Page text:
Freeway traffic
Southern California's crowded freeways provide ample opportunities for UCI researchers to study the health effects of vehicle pollution. Hoang Xuan Pham

When Dr. Ralph Delfino and Michael Kleinman look at Southern California’s gridlocked freeways, they don’t just see traffic. They see research opportunities.

The UC Irvine School of Medicine colleagues are on the forefront of efforts to understand how vehicle exhaust contributes to lung and cardiovascular illnesses. Their work confirms what most Southern Californians know intuitively: Living by a freeway isn’t a very good idea.

Diesel-engine exhaust is largely the reason why.

Along with pumping out soot and other noxious chemicals, diesel engines emit high concentrations of dangerous ultrafine particles. When inhaled, these lodge deep in bronchial airways and are absorbed into the blood.

Kleinman, co-director of UCI’s Air Pollution Health Effects Laboratory, discovered that ultrafine-particle levels within 50 yards of a freeway can be as much as 10 times normal. His studies show that exposure to these particles worsens such lung ailments as asthma and accelerates the development of atherosclerosis.

Delfino, epidemiology associate professor, oversees a $3 million National Institutes of Health effort tracking elderly individuals with heart disease to see how daily exposure to traffic-related ultrafine particles affects their condition. His research team has linked these pollutants to significant increases in cardiovascular inflammation, blood-clotting platelets and blood pressure, especially after physical activity.

“Mitigating these health effects remains a challenge, since diesel trucks – which make up 20 percent to 30 percent of freeway traffic – do not face the same exhaust standards in California that cars do,” Kleinman says.

The researchers remain busy in 2009 with new projects and studies:

  • Kleinman recently received $300,000 from the California Air Resources Board to investigate a possible link between air-pollution exposure and brain inflammation. Air samples from New York, Detroit, Seattle and Los Angeles, all of which have different pollutants, will be analyzed.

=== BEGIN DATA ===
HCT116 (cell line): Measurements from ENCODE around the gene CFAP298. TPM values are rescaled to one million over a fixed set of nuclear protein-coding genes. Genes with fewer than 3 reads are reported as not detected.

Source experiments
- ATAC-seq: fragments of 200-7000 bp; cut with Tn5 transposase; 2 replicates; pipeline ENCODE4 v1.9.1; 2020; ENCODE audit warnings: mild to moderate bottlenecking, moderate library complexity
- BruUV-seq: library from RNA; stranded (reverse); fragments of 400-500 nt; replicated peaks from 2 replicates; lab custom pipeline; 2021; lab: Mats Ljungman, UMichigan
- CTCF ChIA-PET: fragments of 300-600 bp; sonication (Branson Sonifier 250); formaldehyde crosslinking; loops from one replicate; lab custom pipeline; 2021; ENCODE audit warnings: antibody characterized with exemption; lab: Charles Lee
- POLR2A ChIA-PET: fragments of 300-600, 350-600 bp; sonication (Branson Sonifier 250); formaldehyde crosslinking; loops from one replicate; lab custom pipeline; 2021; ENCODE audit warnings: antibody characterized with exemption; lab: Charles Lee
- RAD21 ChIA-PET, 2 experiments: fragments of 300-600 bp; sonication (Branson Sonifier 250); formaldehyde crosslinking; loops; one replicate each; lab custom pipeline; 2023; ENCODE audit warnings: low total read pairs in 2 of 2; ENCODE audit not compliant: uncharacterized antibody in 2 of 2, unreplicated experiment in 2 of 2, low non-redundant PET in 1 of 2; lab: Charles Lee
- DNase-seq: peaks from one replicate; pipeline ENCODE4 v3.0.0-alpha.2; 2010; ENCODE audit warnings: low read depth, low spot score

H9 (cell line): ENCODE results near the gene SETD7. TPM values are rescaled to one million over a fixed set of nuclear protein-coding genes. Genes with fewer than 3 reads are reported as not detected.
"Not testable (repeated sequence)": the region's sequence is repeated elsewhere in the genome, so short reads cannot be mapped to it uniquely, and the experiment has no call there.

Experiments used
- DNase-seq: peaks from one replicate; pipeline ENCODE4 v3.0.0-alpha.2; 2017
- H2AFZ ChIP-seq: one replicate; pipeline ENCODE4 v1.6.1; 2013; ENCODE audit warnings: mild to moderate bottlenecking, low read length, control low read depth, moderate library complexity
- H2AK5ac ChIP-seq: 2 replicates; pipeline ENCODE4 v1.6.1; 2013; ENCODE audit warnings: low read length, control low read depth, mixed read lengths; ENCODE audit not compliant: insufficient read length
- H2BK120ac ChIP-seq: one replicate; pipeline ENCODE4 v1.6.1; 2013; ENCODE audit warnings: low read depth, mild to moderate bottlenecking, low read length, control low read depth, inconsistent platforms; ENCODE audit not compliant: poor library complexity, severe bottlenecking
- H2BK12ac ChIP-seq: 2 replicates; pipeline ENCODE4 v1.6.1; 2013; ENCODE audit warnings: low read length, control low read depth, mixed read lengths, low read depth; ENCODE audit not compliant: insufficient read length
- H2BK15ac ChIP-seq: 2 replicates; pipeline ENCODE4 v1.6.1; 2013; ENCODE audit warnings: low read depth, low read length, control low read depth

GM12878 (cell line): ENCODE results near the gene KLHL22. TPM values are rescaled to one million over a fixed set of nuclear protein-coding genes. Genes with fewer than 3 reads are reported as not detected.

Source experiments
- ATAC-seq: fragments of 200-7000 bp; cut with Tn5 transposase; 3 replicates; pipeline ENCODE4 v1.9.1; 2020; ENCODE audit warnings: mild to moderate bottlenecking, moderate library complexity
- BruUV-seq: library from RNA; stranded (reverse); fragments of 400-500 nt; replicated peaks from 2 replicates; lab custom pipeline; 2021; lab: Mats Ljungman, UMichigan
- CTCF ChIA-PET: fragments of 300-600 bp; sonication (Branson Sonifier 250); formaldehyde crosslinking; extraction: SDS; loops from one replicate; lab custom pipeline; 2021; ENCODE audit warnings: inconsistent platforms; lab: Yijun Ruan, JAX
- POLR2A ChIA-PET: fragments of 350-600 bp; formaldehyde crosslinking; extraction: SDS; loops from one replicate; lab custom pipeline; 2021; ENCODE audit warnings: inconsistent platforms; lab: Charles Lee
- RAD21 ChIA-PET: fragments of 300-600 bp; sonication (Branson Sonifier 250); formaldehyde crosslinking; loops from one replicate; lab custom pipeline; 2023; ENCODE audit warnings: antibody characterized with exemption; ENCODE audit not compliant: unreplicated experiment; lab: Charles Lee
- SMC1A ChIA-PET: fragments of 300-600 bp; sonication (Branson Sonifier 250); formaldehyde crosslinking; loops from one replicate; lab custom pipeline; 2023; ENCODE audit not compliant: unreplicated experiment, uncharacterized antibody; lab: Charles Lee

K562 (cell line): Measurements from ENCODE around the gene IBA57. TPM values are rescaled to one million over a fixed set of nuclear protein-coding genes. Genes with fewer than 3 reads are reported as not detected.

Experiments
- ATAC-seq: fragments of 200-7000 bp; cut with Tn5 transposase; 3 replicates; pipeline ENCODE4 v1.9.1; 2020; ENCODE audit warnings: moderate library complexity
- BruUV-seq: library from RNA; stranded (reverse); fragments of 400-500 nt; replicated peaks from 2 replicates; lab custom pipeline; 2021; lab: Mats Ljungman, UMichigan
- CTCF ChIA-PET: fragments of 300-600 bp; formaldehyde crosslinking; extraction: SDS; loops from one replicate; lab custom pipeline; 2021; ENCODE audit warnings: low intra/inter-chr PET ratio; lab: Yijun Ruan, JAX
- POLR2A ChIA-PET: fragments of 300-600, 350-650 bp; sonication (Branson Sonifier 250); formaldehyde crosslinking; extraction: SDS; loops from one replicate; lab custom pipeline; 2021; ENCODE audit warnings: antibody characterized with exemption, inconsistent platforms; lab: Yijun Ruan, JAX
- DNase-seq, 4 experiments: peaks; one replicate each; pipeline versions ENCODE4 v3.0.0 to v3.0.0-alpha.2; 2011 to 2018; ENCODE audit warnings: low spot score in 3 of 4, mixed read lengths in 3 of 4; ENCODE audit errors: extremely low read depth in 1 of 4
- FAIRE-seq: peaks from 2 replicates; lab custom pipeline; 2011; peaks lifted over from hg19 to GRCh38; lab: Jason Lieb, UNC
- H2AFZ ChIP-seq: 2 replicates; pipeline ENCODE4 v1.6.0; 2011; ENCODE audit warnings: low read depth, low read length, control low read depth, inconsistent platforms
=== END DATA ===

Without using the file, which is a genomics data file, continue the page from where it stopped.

• Delfino and UCI colleague Jun Wu are using a $500,000 California Air Resources Board grant to conduct the most comprehensive study to date on how exposure to air pollution inside vehicles varies depending on driving patterns. “We hope to uncover the possible health effects of air pollutants on pregnant women and newborns and on the development of asthma and allergies in children,” says Delfino, who in 2005 won a Clean Air Award from the South Coast Air Quality Management District.
  • In a study published earlier this year, Delfino found that children who lived near busy freeways visited the hospital significantly more often for asthma-related illnesses than children with asthma who didn’t.
  • And in research currently appearing in the online version of Environmental Health Perspectives, Delfino and his UCI colleagues provide some of the first evidence that air-pollution particles, especially unregulated ultrafine particles, may be involved in deactivating antioxidant enzymes in red blood cells. The associated oxidative stress, they say, can trigger inflammation in arteries and veins and can activate platelets that cause blood clots in people with a history of coronary heart disease.

Along with increasing knowledge about the health effects of vehicle exhaust, Kleinman’s and Delfino’s efforts have broad policy and industry implications, from the enactment of more stringent air-pollution regulations to the creation of cleaner-burning gasoline- and diesel-powered vehicles.

“Because of its traffic and smog levels, Southern California is a perfect place to conduct these studies,” Delfino says. “But they shouldn’t be seen as relevant only to this area. The health effects of fossil-fuel combustion are found nearly everywhere in this country, and you’ll be exposed to these pollutants one way or another. This is a national health issue.”